The Carlists openly conspire and distribute portfolios among themselves. You let them be, and your first act of severity strikes a Republican. I ask by what right you act thus, by what right you treat the Monarchists so gently, and the Republicans so severely? I will tell you why. It is because the Monarchists are your friends, and because you have but one fear-strong Government though you pretend to be-and that fear is, the Republic. Well, I will tell you-I am happy to tell you here-that you are right to fear the Republic, for, in my conviction, it is near at hand, and it is the Republic that will avenge us all, both French and Spaniards."

În answer to this, the Minister of the Interior replied, "A few words will suffice; the Chamber has already appreciated the observations just made." He denied that Angelo had taken arms against an approaching coup d'état; he had rebelled against the decisions of a sovereign Assembly. After an attempt at civil war, he entered France, and there mixed himself in Republican intrigues, and held seditious language at public meetings. In proof of this, M. Forcade quoted from the Republican Réforme the report of an inflammatory speech made by him at a banquet at St. Mandé, in which he compared the French Empire to the boiler of a steam-engine, and hopedit would burst and be succeeded by the Republic. "We are told that the hour is at hand," said M. Forcade, "and, nevertheless, for some months past we have been told this, and still the hour does not strike. The Government is quite resolved, upon the day when words shall be exchanged for deeds, to treat as they deserve those who pretend to upset the Government of their country. Upon that day we will put them down amid the applause of the Chamber which represents that country.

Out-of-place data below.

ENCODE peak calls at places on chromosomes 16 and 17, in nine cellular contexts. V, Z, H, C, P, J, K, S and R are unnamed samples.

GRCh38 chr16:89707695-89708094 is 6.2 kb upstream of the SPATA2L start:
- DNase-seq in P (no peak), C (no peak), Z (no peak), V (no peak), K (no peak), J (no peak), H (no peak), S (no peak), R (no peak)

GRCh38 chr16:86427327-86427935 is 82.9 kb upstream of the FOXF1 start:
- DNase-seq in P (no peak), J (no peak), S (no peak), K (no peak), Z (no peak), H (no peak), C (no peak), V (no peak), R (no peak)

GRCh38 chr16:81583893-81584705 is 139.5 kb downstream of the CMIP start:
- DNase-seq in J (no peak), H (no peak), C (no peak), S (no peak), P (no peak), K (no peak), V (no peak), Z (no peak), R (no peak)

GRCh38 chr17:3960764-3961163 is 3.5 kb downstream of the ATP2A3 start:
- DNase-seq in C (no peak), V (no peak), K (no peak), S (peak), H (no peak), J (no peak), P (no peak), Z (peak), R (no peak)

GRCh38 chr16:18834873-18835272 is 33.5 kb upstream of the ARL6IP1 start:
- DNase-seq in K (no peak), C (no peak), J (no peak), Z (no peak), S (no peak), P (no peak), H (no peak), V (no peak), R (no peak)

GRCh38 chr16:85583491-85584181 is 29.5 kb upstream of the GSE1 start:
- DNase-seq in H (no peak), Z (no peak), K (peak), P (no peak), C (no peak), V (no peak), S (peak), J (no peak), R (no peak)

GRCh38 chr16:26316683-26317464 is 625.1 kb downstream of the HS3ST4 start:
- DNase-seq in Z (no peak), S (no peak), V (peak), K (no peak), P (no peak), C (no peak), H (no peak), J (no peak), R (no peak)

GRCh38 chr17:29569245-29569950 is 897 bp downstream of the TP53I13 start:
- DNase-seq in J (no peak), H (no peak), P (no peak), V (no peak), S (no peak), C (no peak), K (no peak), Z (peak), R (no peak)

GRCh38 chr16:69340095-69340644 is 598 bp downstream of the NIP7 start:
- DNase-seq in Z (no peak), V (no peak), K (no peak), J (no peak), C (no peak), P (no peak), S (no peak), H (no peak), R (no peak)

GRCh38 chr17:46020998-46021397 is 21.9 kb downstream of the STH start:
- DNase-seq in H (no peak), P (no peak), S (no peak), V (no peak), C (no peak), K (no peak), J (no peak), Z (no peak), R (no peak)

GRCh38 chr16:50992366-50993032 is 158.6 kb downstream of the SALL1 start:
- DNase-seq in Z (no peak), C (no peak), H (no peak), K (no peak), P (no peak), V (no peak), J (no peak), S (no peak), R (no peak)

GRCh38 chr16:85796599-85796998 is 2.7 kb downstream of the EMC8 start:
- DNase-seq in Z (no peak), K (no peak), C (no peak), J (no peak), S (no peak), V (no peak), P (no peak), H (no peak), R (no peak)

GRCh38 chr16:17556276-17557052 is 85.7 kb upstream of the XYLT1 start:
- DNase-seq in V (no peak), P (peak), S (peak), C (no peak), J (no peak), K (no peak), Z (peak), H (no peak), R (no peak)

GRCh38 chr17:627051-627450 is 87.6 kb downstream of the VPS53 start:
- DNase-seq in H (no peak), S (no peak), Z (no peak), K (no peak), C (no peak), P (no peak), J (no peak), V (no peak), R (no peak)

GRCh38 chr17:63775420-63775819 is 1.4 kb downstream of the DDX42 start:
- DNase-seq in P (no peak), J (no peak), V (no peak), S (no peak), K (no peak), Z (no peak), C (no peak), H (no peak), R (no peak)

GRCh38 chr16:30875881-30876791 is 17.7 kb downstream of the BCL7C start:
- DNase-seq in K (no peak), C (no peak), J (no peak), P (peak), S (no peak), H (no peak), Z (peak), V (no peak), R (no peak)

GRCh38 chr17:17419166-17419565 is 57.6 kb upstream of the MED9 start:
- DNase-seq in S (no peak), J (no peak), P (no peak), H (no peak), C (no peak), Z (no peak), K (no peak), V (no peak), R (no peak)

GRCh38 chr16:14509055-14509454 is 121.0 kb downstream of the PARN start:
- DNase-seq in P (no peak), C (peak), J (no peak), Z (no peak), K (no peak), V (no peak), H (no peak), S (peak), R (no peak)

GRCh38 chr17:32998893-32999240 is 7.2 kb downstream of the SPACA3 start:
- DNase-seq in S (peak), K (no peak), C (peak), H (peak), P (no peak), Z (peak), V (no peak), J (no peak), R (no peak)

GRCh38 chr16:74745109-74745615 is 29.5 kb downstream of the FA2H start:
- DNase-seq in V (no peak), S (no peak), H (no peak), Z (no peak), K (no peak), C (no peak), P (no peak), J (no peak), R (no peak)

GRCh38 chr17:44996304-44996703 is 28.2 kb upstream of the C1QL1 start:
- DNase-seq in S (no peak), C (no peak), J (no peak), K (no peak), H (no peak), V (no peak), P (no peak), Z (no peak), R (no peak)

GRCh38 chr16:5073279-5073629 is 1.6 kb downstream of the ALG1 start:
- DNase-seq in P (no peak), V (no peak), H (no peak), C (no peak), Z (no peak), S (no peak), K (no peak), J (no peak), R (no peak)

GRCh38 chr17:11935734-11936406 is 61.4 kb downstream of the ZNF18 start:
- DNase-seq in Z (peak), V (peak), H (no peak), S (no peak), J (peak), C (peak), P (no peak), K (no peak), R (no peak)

An animated discussion took place on the question of the validity of the election of the Marquis de Campaigno, deputy for the Haute Garonne. M. Thiers made a long speech, in which he said that he had promised himself, cn rising, to take no part in the verification of the elections, intending, at a later period, when a political discussion should arise, to draw a sincere and exact picture of the French electoral system. But the election of the Marquis de Campaigno for a district of the Upper Garonne brought to light such malpractices, and compelled those charged with defending it to such gross departures from truth, that he could sit quiet no longer. The election before the House, he declared, had roused his indignation-m'a révolté. Well acquainted with its scene, and cognizant of all its circumstances, he could no longer sit silent in presence of such intolerable proceedings-the most intolerable, to his mind, of any that the general election of 1869 had witnessed. The question was one of electoral circumscriptions. "Without fear of contradiction," he exclaimed, "and there is not one sincere and honest man acquainted with that part of the country who will not coincide with me, I say that it was not in the interest of administration, but with an electoral object, that those circumscriptions were altered. It is in an electoral interest, do you hear? in a mani